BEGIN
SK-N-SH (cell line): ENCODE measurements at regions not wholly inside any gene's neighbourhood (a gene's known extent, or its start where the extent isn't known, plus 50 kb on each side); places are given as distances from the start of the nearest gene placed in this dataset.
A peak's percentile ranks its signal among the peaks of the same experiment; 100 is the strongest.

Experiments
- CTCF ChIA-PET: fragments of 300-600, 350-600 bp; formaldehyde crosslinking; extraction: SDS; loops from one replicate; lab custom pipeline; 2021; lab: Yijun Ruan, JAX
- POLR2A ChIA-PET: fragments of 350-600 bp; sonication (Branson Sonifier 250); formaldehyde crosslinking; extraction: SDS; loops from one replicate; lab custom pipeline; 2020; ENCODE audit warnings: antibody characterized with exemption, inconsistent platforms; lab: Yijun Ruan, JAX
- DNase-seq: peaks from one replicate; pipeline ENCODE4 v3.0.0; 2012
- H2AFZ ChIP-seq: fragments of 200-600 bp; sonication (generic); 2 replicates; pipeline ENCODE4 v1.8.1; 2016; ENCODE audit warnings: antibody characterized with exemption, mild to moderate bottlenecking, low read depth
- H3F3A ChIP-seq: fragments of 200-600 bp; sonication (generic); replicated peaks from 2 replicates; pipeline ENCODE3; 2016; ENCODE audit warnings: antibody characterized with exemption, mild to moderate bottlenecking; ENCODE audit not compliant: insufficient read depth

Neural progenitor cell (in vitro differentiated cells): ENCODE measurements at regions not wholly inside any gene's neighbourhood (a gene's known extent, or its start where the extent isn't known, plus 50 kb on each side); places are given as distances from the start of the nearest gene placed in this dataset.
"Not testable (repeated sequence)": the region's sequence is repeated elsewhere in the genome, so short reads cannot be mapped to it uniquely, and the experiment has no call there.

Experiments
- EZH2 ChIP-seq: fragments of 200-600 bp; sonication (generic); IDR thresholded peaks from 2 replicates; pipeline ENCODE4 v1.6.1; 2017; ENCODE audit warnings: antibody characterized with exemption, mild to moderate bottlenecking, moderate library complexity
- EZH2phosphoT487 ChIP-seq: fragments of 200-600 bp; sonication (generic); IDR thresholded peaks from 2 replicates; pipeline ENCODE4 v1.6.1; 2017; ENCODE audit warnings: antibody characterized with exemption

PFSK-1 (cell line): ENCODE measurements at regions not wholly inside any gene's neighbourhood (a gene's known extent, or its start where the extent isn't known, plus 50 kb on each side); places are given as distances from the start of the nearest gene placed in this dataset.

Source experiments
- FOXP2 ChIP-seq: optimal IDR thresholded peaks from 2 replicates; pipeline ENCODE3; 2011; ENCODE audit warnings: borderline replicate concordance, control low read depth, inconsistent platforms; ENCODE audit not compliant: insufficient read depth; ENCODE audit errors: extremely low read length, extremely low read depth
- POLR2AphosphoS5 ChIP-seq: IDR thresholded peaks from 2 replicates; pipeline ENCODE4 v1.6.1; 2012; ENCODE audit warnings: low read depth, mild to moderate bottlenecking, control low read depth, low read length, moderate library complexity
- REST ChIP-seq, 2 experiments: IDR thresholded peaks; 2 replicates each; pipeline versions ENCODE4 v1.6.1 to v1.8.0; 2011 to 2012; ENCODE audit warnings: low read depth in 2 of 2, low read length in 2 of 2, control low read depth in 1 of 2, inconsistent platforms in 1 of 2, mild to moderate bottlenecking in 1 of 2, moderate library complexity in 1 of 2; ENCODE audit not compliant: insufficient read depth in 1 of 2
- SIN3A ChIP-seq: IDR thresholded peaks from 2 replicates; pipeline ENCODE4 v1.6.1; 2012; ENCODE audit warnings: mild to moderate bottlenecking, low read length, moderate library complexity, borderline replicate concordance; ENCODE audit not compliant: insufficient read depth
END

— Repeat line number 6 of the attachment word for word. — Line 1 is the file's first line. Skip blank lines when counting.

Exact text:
- DNase-seq: peaks from one replicate; pipeline ENCODE4 v3.0.0; 2012